Remember, comprehensive analysis is strongly suggested, and we advocate backwards and forward testing indicators or systems prior to trading actual funds. We propose conducting your tests on the following five pairs.
If it doesn’t work on these five pairs, chances are it won’t work on other pairs. This is not an absolute, but we’ve found this rule is reliable in most cases.
The markets we test our indicators have grown from one, to three and not too long ago, we added a fourth based on the feedback we received and our collaborative discussions with VP.
They are the:
EUR/USD (Euro/US Dollar)
BTC/USD (Bitcoin/US Dollar)
XAU/USD (Gold/US Dollar)
SPX500 (S&P500 Index)
Timeframes and Results
In our initial test, we’ll run the Trend Continuation on the EUR/USD, BTC/USD, XAU/USD, and the SPX500 using the default settings across the daily and 4-hour timeframes on the MT4 strategy tester. We use the fast method of testing the indicator to get a general idea; however, you may also run the tick-by-tick data set for a more precise result (which takes considerably more time).
As No Nonsense Traders – and therefore Swing Traders, we will not examine shorter time frames in these studies. We will also run an additional test, using different values for the settings, to analyze which one may work better and examine the following results:
ROI (return on investment)
There are other metrics included in the strategy tester report, which can be compared, but these three metrics provide the necessary gauge to make quick decisions as to the usefulness of a particular indicator and its settings.
Next, for comparison, we’ll explore the following;
Daily – 1 year
4-hour – 3 months
The reason exceptionally long (or short) testing periods are not included is due to changing market conditions, which might return irrelevant information. A balance of statistically significant data is necessary for accurate results.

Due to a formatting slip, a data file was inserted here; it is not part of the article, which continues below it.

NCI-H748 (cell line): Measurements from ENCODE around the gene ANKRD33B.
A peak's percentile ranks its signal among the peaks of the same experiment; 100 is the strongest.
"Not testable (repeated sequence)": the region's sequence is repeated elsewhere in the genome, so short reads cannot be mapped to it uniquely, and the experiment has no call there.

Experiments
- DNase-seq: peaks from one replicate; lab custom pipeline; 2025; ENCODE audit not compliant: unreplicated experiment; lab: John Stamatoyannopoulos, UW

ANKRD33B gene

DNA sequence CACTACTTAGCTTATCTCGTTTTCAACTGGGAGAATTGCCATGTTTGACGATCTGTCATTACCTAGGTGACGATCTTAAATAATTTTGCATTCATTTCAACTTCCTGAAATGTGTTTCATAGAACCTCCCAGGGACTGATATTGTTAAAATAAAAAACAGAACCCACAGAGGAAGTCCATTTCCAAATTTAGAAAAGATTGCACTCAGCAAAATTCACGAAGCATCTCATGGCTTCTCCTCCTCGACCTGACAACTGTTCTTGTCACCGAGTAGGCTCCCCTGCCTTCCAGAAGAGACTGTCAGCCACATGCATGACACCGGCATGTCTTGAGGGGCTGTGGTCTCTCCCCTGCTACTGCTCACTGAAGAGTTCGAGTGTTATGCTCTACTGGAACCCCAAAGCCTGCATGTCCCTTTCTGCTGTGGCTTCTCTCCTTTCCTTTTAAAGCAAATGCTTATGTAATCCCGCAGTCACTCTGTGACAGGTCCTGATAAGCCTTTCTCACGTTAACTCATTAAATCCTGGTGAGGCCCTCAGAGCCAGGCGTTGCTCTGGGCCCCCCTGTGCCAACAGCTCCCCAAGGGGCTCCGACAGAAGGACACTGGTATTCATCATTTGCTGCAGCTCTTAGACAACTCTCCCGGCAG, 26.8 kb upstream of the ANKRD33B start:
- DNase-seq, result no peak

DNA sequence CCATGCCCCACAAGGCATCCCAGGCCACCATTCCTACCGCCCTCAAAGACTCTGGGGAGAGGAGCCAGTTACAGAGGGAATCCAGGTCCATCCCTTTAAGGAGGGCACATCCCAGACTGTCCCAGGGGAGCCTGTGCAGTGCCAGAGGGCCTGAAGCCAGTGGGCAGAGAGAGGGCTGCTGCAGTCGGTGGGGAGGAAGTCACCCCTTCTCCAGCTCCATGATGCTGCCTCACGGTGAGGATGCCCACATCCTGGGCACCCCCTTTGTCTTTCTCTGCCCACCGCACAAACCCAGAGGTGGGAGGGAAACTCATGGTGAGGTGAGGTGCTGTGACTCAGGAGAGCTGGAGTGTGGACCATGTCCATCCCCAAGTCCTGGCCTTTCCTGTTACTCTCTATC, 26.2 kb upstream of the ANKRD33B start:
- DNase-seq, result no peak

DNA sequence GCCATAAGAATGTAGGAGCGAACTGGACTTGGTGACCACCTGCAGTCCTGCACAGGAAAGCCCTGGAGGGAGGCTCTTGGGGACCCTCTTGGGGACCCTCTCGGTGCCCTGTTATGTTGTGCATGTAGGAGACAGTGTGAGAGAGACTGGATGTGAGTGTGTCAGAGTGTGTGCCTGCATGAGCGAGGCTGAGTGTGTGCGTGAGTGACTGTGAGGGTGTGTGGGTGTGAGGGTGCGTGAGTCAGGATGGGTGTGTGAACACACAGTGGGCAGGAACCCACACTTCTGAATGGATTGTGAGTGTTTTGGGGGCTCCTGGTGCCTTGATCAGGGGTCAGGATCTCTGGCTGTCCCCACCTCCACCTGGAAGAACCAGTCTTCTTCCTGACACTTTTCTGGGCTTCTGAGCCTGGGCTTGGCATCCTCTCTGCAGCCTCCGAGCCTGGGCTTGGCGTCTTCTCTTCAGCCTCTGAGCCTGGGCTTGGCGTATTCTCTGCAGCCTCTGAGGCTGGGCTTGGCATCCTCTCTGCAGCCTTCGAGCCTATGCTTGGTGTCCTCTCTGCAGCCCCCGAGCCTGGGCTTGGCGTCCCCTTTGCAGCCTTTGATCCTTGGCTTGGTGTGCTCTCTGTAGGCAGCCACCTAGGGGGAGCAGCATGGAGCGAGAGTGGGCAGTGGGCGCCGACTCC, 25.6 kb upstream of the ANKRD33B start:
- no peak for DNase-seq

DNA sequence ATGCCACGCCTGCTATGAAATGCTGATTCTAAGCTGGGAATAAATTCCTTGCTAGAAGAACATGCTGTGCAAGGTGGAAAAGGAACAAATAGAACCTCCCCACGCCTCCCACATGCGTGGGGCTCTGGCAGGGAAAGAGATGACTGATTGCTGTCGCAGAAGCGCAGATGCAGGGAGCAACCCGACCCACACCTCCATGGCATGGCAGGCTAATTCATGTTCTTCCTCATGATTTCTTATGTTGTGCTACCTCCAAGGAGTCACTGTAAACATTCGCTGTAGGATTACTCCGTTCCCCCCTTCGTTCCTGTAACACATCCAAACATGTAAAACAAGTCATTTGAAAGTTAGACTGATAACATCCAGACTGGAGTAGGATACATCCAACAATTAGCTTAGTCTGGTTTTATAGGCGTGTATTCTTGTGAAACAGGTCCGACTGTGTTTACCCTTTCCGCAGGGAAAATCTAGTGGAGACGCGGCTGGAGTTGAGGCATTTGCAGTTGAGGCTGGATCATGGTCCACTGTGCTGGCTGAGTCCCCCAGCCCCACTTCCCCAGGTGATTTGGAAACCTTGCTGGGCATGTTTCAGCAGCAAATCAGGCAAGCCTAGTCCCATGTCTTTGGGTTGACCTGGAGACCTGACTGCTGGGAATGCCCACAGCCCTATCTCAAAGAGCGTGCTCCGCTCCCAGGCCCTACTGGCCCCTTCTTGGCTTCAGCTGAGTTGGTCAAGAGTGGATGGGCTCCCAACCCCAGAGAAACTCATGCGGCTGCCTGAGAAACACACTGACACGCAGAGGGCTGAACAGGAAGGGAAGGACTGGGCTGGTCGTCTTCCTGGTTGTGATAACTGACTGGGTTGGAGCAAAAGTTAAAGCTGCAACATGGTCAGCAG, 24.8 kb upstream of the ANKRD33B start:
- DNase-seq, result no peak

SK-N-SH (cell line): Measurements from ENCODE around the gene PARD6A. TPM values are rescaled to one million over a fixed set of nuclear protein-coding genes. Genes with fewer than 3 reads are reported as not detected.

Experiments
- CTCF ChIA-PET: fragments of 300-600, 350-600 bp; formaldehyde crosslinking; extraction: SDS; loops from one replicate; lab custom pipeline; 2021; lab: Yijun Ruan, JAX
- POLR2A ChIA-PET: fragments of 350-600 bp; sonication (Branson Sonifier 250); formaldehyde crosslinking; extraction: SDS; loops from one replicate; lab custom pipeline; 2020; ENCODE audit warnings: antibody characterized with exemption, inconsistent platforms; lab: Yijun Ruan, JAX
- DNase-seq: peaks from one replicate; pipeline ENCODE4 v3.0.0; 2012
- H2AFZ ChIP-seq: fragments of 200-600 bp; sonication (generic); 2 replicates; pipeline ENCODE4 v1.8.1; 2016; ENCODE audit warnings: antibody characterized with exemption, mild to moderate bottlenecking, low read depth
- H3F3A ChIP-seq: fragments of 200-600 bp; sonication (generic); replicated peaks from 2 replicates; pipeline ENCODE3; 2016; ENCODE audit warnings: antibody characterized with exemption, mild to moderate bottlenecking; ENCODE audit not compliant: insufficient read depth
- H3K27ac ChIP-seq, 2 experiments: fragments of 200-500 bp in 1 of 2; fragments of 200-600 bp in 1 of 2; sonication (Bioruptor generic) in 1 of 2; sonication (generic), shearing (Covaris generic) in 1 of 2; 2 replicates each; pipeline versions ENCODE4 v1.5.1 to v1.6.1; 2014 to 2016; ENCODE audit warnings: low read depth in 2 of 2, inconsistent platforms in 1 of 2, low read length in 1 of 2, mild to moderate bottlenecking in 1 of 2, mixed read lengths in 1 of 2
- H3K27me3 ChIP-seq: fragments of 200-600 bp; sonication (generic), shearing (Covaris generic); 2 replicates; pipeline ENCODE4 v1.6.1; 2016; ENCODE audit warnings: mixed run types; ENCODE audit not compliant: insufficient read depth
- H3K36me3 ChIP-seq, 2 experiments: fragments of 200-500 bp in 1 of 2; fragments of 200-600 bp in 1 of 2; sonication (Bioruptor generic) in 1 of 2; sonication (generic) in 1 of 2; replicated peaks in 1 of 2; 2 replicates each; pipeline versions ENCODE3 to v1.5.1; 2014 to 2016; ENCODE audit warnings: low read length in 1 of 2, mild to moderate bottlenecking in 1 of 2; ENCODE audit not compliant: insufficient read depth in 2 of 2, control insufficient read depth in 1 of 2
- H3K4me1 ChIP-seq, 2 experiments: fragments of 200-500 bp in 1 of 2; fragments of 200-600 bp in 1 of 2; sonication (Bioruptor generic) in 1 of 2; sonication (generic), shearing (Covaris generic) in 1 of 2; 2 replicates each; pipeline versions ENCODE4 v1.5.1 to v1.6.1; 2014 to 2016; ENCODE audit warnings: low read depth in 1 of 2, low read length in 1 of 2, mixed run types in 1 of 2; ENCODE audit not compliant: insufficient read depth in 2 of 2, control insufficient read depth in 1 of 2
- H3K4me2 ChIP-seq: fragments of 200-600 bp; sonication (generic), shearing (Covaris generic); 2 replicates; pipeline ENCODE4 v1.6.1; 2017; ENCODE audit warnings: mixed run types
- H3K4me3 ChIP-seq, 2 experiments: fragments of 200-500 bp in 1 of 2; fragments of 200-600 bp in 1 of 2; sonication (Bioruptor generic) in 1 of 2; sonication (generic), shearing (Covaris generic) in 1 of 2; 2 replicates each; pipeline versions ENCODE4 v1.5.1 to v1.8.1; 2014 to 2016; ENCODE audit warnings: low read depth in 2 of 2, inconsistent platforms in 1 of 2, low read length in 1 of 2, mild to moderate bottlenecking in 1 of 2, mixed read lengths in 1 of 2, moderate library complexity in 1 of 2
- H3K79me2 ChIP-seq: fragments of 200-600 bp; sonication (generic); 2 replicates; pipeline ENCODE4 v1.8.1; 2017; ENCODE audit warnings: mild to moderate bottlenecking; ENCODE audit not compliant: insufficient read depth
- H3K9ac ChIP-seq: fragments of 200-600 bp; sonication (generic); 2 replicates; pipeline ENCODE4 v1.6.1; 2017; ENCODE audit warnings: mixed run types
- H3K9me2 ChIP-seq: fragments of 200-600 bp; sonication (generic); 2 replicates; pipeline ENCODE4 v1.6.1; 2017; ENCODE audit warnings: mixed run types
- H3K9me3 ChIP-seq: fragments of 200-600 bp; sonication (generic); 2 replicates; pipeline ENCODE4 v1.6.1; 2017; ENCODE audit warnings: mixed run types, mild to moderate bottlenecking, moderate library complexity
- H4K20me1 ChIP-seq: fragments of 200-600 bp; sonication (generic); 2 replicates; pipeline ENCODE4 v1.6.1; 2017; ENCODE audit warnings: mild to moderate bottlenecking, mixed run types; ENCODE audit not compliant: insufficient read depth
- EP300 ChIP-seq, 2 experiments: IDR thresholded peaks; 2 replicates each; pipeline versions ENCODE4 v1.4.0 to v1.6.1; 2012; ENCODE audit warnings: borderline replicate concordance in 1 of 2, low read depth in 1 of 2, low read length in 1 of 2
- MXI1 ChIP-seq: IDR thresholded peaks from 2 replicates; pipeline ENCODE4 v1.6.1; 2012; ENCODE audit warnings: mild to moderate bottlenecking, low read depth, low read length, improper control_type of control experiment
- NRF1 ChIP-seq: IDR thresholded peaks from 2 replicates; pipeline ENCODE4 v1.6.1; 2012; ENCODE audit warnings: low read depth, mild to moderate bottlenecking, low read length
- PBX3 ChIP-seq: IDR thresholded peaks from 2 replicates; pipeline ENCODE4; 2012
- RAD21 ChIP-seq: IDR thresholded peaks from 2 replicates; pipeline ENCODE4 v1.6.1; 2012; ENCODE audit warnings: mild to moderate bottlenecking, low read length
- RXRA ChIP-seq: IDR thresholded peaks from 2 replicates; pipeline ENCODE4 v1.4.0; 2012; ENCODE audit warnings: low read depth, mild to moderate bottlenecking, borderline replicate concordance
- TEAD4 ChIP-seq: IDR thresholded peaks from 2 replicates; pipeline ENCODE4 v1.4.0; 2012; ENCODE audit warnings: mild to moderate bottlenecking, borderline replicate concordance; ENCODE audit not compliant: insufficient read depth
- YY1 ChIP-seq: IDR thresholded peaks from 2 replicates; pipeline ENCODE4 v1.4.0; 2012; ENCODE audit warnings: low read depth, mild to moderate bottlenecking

And the Outcome…
Below are the spreadsheets illustrating the results from our tests.
The green highlighted rows represent “basic tweaks” on the settings which returned better results. Are these the best? Not necessarily. Given that variables including testing date range and broker data are different from person to person, you may find better settings.
Trust In Yourself
Remember, the overall NNFX philosophy of taking profit, risk, and drawdown is that YOU are creating a system which YOU will be trading. Don’t let anybody else take that away from you. Part of the learning process is digging in and doing the work yourself. To learn more about these topics, check out the Advanced Course!
That being said, the results we post in these blogs should never be considered specific trading advice.
***Note: Remember, never use just this one indicator as your decision of whether to open or close a trade. It should be part of a system.
If you are curious as to what money management is used on our tests; we have a certain way of determining wins and losses, which can be found in the Advanced Course. Our goal here is to determine how well the indicator reacts to price with respect to producing a long or short signal. Your system, with its risk profile, will dictate individual returns.
As we did with past indicator studies, we’ve made the Trend Continuation indicator is available for download on our site from the indicator library. We will keep adding better indicators with each study for your use, at no charge. When you’re ready to get it, click HERE.
We posted the “Why Traders Lose Most/All of Their Money” Part 1 last week. Next week, we’re going to post Part 2. Be sure to check it out.
More to Come
There’s a lot more to come. We are excited to provide more trading tips in the near future. Sign up on our contacts page or subscribe to our YouTube channel. Receive early notifications as we continue to publish helpful, relevant, and informative Forex related material to support your quest to become a better trader.
And, now you are aware of another indicator that many traders don’t know or use.
Our only goal is to make you a better trader.
BTW – Any information communicated by Stonehill Forex Limited is solely for educational purposes. The information contained within the courses and on the website neither constitutes investment advice nor a general recommendation on investments. It is not intended to be and should not be interpreted as investment advice or a general recommendation on investment. Any person who places trades, orders or makes other types of trades and investments etc. is responsible for their own investment decisions and does so at their own risk. It is recommended that any person taking investment decisions consults with an independent financial advisor. Stonehill Forex Limited training courses and blogs are for educational purposes only, not a financial advisory service, and does not give financial advice or make general recommendations on investment.